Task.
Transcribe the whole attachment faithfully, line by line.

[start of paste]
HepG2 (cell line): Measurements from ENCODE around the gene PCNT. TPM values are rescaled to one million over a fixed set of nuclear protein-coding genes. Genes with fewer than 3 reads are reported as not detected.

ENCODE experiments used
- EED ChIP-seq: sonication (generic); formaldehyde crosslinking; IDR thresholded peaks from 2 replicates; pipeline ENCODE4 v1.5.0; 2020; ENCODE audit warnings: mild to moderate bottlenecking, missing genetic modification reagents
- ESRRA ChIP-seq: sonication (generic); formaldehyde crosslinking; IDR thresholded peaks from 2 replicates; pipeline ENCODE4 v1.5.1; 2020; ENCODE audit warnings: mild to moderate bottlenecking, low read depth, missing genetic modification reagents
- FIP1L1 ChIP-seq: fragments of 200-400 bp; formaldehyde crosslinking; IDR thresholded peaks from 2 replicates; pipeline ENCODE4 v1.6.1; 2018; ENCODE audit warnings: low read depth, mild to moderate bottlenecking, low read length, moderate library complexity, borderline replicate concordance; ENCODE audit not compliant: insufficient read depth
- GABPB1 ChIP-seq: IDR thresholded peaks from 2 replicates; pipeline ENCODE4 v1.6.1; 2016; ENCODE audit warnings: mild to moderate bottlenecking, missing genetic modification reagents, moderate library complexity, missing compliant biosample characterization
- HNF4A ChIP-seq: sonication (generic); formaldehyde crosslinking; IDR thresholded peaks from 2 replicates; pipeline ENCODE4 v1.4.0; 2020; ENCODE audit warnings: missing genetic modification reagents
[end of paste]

HepG2 (cell line): Measurements from ENCODE around the gene PCNT. TPM values are rescaled to one million over a fixed set of nuclear protein-coding genes. Genes with fewer than 3 reads are reported as not detected.

ENCODE experiments used
- EED ChIP-seq: sonication (generic); formaldehyde crosslinking; IDR thresholded peaks from 2 replicates; pipeline ENCODE4 v1.5.0; 2020; ENCODE audit warnings: mild to moderate bottlenecking, missing genetic modification reagents
- ESRRA ChIP-seq: sonication (generic); formaldehyde crosslinking; IDR thresholded peaks from 2 replicates; pipeline ENCODE4 v1.5.1; 2020; ENCODE audit warnings: mild to moderate bottlenecking, low read depth, missing genetic modification reagents
- FIP1L1 ChIP-seq: fragments of 200-400 bp; formaldehyde crosslinking; IDR thresholded peaks from 2 replicates; pipeline ENCODE4 v1.6.1; 2018; ENCODE audit warnings: low read depth, mild to moderate bottlenecking, low read length, moderate library complexity, borderline replicate concordance; ENCODE audit not compliant: insufficient read depth
- GABPB1 ChIP-seq: IDR thresholded peaks from 2 replicates; pipeline ENCODE4 v1.6.1; 2016; ENCODE audit warnings: mild to moderate bottlenecking, missing genetic modification reagents, moderate library complexity, missing compliant biosample characterization
- HNF4A ChIP-seq: sonication (generic); formaldehyde crosslinking; IDR thresholded peaks from 2 replicates; pipeline ENCODE4 v1.4.0; 2020; ENCODE audit warnings: missing genetic modification reagents